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Tajikistan Travel Guide

Population: 7,200,000 (2008)
Area: 143,100 sq. km. (55,250 sq. mi)
Capital: Dushanbe
Major Languages: Tajik, Russian, Uzbek
Religion: Islam (Sunni and Shi'a), Orthodox Christianity
Monetary unit: Somoni (1 Somoni = 100 Diram)
Time Zone: UTC +5

National cuisine
Traditional Tajik cuisine has much in common with Persian cuisine, and features such dishes as kabuli plov, qabili plov, shashlik and sumanak. Traditional Tajik meals start with sweet dishes such as halva and tea, and then progress to soups and meat, before finishing with plov. Plov is also locally called "Osh". All meals are accompanied by non, a type of flatbread common to Central Asia, also called lepyoshka. Other meals include Shorpa (meat and potato soup), Samsa (samosa), and laghmon (a Chinese-style noodle and meat dish). The most common beverage is green tea (choi) and sometimes kefir (drinking yoghurt) is offered.

Currency of Tajikistan
Official currency is the Somoni, which is divided into 100 Diram. Notes are issued in denominations of 1, 5, 10, 20, 50, and 100 Somoni. Coins (in Diram) of various denominations are also used.

Climate:
Extreme continental with air temperature ranging between +20oC and 0oC in January and 0oC to +30o C in June - depending on altitude. Annual rainfall varies between 150 mm and 250 mm.

Language
The official language is Tajik (Farsi) attributed to the group of Persian languages. Russian is widely spoken and English is now being taught throughout the country.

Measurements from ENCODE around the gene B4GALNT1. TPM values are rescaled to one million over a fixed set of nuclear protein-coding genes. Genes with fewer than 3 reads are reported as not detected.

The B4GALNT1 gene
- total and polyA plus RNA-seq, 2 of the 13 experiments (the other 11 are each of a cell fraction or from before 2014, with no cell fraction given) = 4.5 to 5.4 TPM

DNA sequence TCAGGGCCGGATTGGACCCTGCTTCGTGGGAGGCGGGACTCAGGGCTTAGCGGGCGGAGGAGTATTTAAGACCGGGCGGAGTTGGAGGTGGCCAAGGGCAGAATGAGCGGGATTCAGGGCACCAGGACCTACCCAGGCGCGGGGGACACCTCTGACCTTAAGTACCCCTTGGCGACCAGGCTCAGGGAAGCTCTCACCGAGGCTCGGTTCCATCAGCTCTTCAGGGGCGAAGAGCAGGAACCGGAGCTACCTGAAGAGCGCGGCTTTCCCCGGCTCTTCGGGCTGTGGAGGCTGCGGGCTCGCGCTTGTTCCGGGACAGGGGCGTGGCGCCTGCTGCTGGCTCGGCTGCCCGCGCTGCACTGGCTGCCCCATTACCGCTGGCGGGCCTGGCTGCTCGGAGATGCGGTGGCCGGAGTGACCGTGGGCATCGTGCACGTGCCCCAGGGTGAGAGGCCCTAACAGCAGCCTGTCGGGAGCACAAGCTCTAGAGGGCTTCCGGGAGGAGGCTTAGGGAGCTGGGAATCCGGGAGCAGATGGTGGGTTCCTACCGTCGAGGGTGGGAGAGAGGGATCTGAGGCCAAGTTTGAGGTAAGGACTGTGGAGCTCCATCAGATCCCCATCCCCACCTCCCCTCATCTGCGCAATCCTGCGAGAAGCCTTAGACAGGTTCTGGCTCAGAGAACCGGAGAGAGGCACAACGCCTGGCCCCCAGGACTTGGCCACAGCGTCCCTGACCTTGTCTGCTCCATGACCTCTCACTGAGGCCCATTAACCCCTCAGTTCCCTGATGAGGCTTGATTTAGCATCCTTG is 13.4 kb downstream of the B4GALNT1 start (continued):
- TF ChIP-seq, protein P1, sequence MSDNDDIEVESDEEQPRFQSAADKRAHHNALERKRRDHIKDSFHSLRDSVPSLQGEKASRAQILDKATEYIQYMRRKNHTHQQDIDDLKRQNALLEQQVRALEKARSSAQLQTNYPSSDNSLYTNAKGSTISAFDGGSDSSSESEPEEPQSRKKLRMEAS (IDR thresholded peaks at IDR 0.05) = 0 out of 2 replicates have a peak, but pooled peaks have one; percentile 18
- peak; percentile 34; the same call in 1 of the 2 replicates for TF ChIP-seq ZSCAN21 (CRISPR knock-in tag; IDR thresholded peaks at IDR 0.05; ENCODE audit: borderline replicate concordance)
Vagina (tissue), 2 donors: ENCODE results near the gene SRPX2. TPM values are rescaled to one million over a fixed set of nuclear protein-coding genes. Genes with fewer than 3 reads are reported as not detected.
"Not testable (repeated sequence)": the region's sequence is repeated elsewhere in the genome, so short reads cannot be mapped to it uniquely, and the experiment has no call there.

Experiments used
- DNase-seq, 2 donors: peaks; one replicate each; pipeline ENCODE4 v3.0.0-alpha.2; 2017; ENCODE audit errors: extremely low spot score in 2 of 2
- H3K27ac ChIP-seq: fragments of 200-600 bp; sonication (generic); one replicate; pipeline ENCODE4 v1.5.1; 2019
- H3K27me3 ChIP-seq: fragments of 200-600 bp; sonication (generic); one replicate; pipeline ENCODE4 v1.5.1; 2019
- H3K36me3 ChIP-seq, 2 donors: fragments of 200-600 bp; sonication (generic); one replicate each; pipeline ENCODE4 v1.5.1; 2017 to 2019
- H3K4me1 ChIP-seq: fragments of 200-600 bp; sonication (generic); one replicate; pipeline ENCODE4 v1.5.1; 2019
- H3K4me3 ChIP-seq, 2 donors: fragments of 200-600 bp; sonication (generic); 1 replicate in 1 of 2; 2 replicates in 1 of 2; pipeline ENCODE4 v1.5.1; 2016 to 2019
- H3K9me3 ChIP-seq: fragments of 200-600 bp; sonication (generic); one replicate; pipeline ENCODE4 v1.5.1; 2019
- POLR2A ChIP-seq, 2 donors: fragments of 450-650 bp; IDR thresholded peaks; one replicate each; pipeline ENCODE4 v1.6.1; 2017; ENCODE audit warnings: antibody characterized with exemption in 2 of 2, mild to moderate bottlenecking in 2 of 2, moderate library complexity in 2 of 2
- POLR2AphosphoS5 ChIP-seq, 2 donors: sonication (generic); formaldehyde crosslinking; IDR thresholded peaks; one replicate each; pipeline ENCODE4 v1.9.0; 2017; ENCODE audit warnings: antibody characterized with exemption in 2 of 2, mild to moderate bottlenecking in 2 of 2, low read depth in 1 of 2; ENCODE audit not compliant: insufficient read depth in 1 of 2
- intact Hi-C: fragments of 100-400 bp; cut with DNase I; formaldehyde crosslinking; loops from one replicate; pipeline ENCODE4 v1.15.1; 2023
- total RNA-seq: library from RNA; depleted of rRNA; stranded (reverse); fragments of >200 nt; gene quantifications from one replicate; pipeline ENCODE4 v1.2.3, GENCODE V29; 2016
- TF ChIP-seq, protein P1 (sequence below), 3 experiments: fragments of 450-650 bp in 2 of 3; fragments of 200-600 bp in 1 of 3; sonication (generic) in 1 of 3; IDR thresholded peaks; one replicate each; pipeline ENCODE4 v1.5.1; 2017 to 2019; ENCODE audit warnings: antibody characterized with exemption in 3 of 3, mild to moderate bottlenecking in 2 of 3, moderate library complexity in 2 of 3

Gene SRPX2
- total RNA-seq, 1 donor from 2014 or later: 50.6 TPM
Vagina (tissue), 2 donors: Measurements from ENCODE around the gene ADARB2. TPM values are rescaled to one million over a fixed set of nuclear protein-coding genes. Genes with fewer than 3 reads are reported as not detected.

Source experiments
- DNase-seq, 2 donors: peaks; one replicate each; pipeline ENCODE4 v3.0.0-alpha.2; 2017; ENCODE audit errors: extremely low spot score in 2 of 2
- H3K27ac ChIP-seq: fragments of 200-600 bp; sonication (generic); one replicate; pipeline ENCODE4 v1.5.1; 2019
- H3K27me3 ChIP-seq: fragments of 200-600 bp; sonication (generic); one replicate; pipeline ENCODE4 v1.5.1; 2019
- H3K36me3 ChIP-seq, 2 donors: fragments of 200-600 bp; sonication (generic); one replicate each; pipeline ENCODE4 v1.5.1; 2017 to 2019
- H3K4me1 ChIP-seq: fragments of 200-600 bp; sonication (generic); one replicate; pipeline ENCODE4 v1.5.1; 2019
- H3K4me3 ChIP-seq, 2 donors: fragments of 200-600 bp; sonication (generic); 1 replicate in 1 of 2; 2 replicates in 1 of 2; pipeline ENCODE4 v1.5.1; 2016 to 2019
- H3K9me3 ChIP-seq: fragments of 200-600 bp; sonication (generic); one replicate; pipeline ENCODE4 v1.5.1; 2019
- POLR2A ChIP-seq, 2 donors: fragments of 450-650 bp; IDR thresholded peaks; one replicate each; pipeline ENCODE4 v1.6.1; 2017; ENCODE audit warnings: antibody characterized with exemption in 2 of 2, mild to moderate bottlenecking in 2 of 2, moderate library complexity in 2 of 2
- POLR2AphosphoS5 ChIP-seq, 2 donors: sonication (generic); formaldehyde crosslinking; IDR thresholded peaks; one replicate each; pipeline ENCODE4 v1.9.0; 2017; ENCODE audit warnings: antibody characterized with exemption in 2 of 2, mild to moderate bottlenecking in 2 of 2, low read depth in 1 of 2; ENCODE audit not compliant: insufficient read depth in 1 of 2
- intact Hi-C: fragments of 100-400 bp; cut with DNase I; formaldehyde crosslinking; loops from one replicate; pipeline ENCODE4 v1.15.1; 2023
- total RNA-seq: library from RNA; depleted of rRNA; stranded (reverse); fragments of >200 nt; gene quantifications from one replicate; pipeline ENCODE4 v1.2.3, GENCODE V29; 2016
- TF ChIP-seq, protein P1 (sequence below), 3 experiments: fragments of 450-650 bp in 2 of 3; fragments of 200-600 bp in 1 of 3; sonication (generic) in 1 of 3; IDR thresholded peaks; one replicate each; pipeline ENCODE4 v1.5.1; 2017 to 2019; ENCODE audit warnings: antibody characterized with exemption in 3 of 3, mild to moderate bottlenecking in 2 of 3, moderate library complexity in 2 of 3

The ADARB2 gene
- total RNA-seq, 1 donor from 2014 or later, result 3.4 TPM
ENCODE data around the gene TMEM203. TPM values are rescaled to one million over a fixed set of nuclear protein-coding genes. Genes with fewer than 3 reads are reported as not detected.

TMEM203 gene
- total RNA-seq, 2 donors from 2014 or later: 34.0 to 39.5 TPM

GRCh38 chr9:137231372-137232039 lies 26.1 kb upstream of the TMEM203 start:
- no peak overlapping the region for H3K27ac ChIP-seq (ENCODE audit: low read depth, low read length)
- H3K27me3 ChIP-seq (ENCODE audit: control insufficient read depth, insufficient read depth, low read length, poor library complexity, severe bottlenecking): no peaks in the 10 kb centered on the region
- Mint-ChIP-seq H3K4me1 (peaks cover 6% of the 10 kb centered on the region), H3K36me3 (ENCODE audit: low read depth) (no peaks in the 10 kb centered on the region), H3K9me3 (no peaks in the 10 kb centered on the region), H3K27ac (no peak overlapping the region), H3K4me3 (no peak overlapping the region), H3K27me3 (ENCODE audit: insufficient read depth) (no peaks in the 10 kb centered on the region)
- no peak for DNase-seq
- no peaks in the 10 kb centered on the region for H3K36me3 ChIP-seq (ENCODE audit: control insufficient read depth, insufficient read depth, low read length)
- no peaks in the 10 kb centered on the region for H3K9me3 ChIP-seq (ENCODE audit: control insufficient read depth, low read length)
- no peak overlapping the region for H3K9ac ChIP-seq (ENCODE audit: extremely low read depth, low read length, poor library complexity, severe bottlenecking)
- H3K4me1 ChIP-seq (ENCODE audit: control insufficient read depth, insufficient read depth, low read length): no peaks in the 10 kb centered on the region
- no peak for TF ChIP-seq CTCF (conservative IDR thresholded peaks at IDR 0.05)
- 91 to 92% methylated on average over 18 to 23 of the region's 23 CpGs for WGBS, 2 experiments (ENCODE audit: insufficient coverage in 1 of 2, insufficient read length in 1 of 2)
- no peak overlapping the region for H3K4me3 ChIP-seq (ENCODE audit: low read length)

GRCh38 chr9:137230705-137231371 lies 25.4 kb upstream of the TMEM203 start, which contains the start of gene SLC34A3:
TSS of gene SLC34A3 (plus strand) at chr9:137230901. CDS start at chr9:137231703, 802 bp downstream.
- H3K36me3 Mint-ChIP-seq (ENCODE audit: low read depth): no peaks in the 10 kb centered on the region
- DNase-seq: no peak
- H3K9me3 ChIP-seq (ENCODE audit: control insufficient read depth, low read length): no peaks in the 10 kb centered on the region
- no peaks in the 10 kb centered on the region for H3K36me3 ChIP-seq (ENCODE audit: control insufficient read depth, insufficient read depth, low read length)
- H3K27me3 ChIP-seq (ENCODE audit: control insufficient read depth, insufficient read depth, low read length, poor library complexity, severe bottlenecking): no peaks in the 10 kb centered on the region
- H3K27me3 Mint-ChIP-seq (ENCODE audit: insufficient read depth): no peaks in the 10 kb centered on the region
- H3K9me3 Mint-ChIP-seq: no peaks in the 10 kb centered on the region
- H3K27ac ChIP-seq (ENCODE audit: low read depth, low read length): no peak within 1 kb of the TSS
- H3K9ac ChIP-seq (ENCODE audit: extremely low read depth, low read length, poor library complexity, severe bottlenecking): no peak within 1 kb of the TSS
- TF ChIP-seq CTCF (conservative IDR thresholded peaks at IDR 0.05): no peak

Religion
Most Tajiks belong to the Islamic faith. One important aspect of religion in the country is that most people in Gorno-Badakhshan are Shi'a, comprising 15% of all Muslims; the other 85% are Sunni. There are also small communities of Orthodox Christian and Jewish believers as well. Tajiks are known for being devoutly religious, with most holding to traditional Islamic norms of prayer and fasting, etc. This creates in the country a different social atmosphere than that of its neighbors.

Luggage
A shoulder bag with a strong strap or a small rucksack is the most practical way of carrying cameras and personal belongings during your stay. Your entire luggage should be secured with a padlock. Always make sure that all cases and bags are clearly labeled. The label should carry your name and destination details but not your home address. It is a good idea to label your luggage on the inside. This will enable airport authorities to identify your luggage should it become lost, or the labels removed. Never leave your luggage unattended at airports or train stations.
Your free airline luggage allowance is 20 kg per person, plus one additional piece of 'carry-on' hand luggage on domestic flights within Central Asia, except to Turkmenistan, where the maximum baggage allowance is 10 kg. Because you will be traveling in some areas where travel conditions are rather basic, travelers are strongly urged to restrict their luggage to one main suitcase or backpack and one carry-on overnight bag.
As recommended under CURRENCY and SECURITY, an important part of your luggage will also be your money wallet for safely carrying your travel documents.

Health
You will be traveling in areas which are largely free of major infectious diseases, so there are no official vaccination requirements for foreign visitors. However, we strongly advise you to consult your physician or Vaccination Centre for current health warnings and recommended vaccinations.
As it is practically inevitable in areas where water is high in mineral and metallic salts (as is the case with Central Asia) one should be prepared for minor gastric conditions. Consult your physician or pharmacist for recommended remedies.
Throughout the areas you will be travelling, one of the main health warnings is dehydration. At all times maintain a steady intake of non-alcoholic liquids.